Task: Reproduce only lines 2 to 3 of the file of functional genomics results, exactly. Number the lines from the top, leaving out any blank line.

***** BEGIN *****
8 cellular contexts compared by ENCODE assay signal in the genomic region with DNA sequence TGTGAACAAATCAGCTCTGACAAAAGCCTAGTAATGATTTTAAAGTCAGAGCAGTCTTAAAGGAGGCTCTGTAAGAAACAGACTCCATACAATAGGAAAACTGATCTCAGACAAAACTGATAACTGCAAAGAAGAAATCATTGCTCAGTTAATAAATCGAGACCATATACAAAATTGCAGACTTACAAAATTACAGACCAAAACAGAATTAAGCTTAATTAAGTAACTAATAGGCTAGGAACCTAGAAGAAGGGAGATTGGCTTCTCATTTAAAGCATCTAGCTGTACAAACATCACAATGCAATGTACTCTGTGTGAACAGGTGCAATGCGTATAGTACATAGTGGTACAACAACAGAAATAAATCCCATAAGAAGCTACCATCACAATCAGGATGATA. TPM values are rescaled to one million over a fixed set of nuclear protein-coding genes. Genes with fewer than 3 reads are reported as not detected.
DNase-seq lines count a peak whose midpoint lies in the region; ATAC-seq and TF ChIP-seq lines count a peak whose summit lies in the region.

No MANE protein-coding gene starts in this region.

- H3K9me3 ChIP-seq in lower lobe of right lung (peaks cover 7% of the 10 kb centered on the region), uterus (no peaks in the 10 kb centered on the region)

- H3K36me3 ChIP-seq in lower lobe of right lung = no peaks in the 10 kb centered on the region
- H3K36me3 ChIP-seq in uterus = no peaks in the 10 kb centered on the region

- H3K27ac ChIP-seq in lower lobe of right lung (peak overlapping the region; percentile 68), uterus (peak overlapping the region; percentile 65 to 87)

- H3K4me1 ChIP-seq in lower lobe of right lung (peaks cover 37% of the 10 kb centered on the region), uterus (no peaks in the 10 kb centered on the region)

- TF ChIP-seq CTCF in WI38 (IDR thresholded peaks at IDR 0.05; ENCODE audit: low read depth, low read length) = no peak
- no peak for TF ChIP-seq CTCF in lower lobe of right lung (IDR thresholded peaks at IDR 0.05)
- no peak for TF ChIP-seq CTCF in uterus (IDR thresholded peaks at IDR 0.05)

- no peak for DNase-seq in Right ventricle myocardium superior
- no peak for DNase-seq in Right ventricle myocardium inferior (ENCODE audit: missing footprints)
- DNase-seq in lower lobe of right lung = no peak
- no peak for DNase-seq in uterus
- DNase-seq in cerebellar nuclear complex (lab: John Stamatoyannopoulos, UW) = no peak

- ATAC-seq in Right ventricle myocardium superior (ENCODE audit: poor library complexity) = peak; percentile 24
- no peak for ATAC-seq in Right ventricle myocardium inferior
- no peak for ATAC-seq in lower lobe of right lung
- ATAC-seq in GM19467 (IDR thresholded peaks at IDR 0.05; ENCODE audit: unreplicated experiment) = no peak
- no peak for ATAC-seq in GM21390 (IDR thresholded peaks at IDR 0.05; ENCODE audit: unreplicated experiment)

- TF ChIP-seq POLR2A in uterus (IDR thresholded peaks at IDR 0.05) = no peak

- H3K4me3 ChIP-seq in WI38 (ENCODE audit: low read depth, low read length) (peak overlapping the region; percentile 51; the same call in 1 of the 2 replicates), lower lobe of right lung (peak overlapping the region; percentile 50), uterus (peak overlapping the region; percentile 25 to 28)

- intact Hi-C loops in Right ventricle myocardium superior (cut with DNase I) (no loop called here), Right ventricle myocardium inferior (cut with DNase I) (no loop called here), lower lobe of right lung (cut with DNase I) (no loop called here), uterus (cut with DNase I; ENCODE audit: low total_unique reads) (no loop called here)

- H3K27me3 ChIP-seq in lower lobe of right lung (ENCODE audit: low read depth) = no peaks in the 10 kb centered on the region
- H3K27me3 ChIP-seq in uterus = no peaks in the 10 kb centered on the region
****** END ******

DNase-seq lines count a peak whose midpoint lies in the region; ATAC-seq and TF ChIP-seq lines count a peak whose summit lies in the region.

No MANE protein-coding gene starts in this region.